Pupil responses to task requirement in goal-directed movements

Resource type
Thesis type
(Thesis) Ph.D.
Date created
Objectively measuring the operators’ task workload in goal-directed motor tasks such as surgical operations, is important for performance and safety. This thesis presents an approach for objectively measuring task workload in goal-directed movements using an important eye response: the pupil diameter. We demonstrate how to capture movement-related pupil size changes during motor tasks, investigate how the pupil responds to task requirement, and show that the pupil diameter can be employed as an objective and quantitative indicator of task workload in motor tasks. In particular, we studied tasks where a tool is used to manipulate a target. The challenges include how to quantitatively define the task requirement, accurately detect the movement-related pupil responses from other event-evoked pupil changes, and separate the pupil responses from consecutive movements. We quantify the task requirements using Fitts’ index of difficulty. The movement-related pupil events are captured from a time window aligned at a specific moment of tool movement which is automatically detected from recorded task videos. To separate overlapping movement responses, each tool movement is divided into two phases: the Transport and Landing phases. Three experiments were conducted to verify correlations between pupil responses and task difficulty of goal-directed movements, including two discrete target-pointing tasks and a continuous target-pointing task. We also investigated the pupil responses to task difficulty in a realistic situation: that is, during performance of a simulated surgical task, where we found that the pupil responses to the subtasks were related to the task difficulty. Overall, we found the pupil diameter can be employed to objectively measure task workload in goal-directed movements, by conducting three experiments of discrete and continuous target-point tasks and a study of real-life motor task. The findings constitute the foundation for developing methods to objectively and quantitatively evaluate task workload of motor tasks using pupil diameter, and have a variety of implications in enhancing psychophysiological interactions in human-centered HCI and evaluating mental workload in high skill-demanding domains such as driving, aviation, and surgery.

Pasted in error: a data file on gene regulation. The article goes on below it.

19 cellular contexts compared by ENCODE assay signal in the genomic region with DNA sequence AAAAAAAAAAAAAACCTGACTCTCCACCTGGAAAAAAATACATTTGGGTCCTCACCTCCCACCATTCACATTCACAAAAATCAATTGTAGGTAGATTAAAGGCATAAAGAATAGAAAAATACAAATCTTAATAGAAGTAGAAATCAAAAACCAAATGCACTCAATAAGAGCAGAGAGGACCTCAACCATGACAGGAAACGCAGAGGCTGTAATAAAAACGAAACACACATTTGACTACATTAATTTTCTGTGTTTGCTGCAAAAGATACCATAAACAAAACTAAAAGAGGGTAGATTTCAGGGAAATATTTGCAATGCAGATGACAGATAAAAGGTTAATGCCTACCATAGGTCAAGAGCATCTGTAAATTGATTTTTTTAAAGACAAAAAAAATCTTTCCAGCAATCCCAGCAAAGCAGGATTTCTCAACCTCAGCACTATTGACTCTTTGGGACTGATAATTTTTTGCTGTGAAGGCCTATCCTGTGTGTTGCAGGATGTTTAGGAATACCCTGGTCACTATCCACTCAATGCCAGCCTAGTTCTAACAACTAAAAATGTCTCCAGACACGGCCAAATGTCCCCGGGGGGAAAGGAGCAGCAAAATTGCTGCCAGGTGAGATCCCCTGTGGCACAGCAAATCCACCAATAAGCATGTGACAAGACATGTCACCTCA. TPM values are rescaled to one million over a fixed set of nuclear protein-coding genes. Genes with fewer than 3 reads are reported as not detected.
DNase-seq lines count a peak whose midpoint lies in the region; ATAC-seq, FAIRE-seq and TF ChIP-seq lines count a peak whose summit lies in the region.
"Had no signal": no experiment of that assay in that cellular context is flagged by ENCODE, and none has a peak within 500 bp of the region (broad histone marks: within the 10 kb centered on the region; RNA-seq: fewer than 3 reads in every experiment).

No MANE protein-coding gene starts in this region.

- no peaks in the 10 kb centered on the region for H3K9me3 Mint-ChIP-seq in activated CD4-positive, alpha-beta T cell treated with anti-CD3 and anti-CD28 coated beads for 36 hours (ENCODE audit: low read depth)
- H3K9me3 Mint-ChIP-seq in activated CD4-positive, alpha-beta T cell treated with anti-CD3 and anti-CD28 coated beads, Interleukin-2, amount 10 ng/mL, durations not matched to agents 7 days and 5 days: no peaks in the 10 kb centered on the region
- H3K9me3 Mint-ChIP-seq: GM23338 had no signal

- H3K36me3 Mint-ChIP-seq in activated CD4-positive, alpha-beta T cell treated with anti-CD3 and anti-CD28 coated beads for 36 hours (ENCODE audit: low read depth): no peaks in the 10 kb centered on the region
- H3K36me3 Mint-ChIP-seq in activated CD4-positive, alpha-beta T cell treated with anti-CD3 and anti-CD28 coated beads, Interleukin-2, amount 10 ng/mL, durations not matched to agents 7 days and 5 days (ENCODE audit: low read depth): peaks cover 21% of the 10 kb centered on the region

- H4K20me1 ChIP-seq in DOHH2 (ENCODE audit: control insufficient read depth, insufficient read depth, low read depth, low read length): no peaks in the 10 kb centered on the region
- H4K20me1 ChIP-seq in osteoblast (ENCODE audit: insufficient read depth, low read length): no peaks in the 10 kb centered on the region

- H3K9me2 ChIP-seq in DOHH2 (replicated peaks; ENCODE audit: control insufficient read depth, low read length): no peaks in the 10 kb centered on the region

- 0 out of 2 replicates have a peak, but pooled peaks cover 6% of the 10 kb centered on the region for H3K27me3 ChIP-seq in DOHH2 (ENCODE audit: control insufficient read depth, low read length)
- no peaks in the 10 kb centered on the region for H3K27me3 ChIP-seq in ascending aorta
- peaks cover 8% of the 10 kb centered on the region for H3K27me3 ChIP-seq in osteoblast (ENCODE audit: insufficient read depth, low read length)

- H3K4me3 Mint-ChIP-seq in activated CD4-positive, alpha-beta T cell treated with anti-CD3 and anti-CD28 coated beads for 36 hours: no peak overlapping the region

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Scholarly level
Supervisor or Senior Supervisor
Thesis advisor: Atkins, Stella
Thesis advisor: Chen, Gencai
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